Erickson’s article minimizes Trump’s bad qualities, boiling them down to grievance-mongering, bad tweets, and protectionism. Erickson’s criticism of McMullin comes off as less of a disagreement regarding method, and more of a man tired of the thorn in his side constantly reminding him that his principles are for sale.
Erickson: “He has raised some valid concerns about President Trump’s praise of Russia and authoritarian tendencies. But it is hard to see how McMullin’s never ending criticisms and a willingness to coalition build with radical leftists like Shaun King against the President makes his new group an accountability group instead of just an opposition group. As of this morning, almost every one of Evan McMullin’s tweets is anti-Trump in some capacity.”
Here’s the rub: Erickson never addresses if the tweets themselves were wrong, he just took issue with their existence.
One major component missing from Erickson’s article is, shockingly, Evan McMullin’s own response to Erickson’s criticism (this the the response sent to The Resurgent on Wednesday evening, and they chose not to include it in their post):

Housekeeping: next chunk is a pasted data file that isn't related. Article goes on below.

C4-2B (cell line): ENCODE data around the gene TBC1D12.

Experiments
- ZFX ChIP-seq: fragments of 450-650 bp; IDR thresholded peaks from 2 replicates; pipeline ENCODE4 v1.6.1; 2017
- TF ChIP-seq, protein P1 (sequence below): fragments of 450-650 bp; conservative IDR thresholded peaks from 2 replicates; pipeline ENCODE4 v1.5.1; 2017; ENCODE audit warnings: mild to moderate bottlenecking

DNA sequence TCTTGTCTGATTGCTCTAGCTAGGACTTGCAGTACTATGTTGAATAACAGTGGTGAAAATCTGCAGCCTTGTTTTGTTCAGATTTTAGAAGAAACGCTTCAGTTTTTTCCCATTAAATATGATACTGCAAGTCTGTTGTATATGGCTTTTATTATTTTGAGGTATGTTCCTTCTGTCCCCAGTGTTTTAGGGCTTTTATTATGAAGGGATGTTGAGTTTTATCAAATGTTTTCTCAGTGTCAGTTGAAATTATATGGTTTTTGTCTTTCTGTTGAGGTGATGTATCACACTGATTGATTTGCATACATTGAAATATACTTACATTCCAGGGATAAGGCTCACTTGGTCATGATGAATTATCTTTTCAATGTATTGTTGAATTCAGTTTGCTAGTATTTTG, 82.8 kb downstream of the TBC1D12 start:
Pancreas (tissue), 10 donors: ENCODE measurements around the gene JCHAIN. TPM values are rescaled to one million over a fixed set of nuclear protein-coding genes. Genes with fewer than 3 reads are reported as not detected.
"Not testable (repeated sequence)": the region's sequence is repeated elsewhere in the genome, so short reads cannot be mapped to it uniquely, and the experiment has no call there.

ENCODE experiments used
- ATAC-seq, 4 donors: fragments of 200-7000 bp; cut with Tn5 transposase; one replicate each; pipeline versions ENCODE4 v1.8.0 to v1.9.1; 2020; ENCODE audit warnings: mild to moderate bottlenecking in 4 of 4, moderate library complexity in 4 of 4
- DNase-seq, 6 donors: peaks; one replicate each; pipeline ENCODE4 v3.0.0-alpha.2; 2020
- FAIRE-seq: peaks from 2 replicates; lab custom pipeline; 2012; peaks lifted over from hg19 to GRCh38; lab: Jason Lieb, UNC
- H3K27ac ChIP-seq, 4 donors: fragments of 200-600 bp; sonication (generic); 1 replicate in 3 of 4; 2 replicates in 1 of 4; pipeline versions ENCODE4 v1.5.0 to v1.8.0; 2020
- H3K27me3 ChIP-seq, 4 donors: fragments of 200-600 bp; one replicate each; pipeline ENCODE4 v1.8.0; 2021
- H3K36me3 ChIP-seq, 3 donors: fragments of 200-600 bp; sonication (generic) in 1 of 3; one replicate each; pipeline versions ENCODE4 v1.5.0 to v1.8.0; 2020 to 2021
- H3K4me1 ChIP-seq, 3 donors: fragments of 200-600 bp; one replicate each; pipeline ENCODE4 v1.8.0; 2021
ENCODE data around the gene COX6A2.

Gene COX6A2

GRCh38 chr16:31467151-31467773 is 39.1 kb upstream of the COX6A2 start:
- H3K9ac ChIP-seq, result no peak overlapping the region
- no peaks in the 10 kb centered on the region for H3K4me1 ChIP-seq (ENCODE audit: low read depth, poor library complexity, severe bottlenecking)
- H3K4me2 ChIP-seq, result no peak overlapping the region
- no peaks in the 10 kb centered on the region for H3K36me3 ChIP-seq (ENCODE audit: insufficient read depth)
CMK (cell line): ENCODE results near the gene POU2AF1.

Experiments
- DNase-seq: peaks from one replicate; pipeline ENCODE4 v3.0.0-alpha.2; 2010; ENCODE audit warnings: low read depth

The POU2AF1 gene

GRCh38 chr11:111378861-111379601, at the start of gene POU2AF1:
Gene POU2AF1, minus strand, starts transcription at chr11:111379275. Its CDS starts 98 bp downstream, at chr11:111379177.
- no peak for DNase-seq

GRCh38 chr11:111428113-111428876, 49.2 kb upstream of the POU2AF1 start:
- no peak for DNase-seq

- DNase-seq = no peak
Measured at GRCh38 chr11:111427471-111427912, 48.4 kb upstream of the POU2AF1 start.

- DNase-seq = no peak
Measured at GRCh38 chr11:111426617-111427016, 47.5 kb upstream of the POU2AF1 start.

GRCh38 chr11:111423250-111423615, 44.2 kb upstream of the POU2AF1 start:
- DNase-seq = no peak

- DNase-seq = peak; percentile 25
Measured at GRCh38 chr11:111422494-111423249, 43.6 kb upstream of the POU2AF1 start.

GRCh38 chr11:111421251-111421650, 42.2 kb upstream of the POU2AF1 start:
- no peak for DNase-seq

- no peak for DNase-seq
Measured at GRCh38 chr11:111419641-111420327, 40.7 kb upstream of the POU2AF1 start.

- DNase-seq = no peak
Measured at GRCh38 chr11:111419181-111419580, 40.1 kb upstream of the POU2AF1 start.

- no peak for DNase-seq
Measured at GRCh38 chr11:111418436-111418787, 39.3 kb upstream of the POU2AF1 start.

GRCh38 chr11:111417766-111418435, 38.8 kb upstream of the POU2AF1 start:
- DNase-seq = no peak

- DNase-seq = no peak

“America’s been blessed with a long period of relative peace and prosperity, and that can sometimes lead us to forget how hard-fought our freedoms really are. While President Trump has made some decisions that should be applauded — I was glad to see Trump’s comments of support for the REINS Act and Mike Pompeo tapped for CIA director, for example — serious concerns still remain. Trump flirted with authoritarianism throughout the campaign, and there are a lot of unanswered questions about his ties to Russia.